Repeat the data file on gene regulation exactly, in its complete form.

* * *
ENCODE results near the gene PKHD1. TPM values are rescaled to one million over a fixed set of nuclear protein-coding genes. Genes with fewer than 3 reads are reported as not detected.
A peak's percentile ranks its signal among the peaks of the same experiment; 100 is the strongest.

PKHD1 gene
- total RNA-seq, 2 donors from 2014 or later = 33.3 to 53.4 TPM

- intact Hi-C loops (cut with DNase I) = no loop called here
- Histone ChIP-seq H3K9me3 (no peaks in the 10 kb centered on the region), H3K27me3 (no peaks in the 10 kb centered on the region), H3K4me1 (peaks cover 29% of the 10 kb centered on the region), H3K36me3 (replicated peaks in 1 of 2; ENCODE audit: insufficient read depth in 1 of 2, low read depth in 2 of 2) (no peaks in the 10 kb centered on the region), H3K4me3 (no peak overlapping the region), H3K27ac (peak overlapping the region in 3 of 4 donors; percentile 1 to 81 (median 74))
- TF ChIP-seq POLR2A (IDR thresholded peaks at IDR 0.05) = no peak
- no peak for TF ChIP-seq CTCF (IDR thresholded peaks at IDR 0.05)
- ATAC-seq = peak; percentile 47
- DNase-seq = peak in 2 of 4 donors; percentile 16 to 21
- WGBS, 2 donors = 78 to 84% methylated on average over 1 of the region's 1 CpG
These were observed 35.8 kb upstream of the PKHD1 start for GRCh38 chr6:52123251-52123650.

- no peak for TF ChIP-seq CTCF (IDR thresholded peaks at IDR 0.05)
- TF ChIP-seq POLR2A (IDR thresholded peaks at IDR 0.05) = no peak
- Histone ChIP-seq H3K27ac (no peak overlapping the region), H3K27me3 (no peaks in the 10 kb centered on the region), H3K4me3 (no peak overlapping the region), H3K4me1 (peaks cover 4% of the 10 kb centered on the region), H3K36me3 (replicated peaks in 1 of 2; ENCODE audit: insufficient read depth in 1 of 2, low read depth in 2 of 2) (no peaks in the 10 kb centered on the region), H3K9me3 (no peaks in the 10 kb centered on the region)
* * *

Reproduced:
ENCODE results near the gene PKHD1. TPM values are rescaled to one million over a fixed set of nuclear protein-coding genes. Genes with fewer than 3 reads are reported as not detected.
A peak's percentile ranks its signal among the peaks of the same experiment; 100 is the strongest.

PKHD1 gene
- total RNA-seq, 2 donors from 2014 or later = 33.3 to 53.4 TPM

- intact Hi-C loops (cut with DNase I) = no loop called here
- Histone ChIP-seq H3K9me3 (no peaks in the 10 kb centered on the region), H3K27me3 (no peaks in the 10 kb centered on the region), H3K4me1 (peaks cover 29% of the 10 kb centered on the region), H3K36me3 (replicated peaks in 1 of 2; ENCODE audit: insufficient read depth in 1 of 2, low read depth in 2 of 2) (no peaks in the 10 kb centered on the region), H3K4me3 (no peak overlapping the region), H3K27ac (peak overlapping the region in 3 of 4 donors; percentile 1 to 81 (median 74))
- TF ChIP-seq POLR2A (IDR thresholded peaks at IDR 0.05) = no peak
- no peak for TF ChIP-seq CTCF (IDR thresholded peaks at IDR 0.05)
- ATAC-seq = peak; percentile 47
- DNase-seq = peak in 2 of 4 donors; percentile 16 to 21
- WGBS, 2 donors = 78 to 84% methylated on average over 1 of the region's 1 CpG
These were observed 35.8 kb upstream of the PKHD1 start for GRCh38 chr6:52123251-52123650.

- no peak for TF ChIP-seq CTCF (IDR thresholded peaks at IDR 0.05)
- TF ChIP-seq POLR2A (IDR thresholded peaks at IDR 0.05) = no peak
- Histone ChIP-seq H3K27ac (no peak overlapping the region), H3K27me3 (no peaks in the 10 kb centered on the region), H3K4me3 (no peak overlapping the region), H3K4me1 (peaks cover 4% of the 10 kb centered on the region), H3K36me3 (replicated peaks in 1 of 2; ENCODE audit: insufficient read depth in 1 of 2, low read depth in 2 of 2) (no peaks in the 10 kb centered on the region), H3K9me3 (no peaks in the 10 kb centered on the region)